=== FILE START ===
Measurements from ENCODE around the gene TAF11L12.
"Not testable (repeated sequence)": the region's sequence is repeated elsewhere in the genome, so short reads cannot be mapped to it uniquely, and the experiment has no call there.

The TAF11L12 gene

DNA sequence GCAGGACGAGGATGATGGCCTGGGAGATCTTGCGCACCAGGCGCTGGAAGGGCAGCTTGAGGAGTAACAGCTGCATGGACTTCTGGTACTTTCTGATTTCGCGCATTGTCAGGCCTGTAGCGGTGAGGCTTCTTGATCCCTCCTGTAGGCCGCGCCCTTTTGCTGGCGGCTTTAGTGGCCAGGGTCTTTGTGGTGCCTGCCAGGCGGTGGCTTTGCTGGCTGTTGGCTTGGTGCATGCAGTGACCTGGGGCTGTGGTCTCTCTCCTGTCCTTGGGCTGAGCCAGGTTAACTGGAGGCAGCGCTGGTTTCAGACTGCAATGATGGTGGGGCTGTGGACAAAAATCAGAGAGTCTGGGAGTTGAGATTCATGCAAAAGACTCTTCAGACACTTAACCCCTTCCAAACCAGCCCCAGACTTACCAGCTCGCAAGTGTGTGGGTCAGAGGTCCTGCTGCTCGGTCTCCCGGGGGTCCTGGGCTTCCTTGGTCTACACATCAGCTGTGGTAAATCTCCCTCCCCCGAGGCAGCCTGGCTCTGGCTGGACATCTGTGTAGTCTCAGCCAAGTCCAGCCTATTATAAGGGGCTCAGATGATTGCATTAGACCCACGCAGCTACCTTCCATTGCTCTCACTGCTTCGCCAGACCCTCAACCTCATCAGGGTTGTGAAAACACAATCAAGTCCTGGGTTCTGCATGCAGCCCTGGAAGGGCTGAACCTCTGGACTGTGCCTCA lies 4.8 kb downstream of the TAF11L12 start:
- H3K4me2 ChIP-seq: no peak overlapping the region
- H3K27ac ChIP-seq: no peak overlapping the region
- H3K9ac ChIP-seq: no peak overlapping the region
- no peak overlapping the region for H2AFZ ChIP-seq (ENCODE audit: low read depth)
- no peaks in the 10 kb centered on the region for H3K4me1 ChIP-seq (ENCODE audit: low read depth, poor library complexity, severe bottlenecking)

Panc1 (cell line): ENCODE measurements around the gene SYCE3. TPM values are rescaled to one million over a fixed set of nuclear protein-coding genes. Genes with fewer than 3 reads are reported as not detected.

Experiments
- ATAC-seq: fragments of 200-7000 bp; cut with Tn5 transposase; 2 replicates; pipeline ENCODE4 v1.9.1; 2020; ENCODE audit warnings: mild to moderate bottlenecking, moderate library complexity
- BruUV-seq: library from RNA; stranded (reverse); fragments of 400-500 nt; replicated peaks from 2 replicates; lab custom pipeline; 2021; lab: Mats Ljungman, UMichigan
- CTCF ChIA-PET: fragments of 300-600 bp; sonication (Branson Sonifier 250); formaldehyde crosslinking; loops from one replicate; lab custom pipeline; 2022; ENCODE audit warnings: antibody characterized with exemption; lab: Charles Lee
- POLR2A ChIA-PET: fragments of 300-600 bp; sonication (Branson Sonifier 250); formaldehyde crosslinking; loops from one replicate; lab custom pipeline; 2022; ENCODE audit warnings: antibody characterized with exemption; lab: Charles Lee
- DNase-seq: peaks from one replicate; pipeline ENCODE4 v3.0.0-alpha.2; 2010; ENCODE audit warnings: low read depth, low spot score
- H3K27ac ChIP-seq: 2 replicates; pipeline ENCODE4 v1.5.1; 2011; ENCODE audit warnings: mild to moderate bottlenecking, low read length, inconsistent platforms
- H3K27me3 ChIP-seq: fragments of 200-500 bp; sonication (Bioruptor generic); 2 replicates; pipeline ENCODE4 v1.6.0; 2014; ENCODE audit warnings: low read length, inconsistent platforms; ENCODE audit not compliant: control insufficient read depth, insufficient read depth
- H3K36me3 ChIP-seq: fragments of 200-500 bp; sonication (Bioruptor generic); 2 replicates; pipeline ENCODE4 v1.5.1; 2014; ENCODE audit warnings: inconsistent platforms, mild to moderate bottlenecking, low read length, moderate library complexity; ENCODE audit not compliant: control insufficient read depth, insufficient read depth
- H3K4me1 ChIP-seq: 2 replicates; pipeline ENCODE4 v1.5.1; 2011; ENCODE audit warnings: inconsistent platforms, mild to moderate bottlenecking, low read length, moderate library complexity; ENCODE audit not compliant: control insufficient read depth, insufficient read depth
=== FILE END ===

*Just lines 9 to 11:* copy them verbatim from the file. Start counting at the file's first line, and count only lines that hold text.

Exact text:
- no peaks in the 10 kb centered on the region for H3K4me1 ChIP-seq (ENCODE audit: low read depth, poor library complexity, severe bottlenecking)

Panc1 (cell line): ENCODE measurements around the gene SYCE3. TPM values are rescaled to one million over a fixed set of nuclear protein-coding genes. Genes with fewer than 3 reads are reported as not detected.

Experiments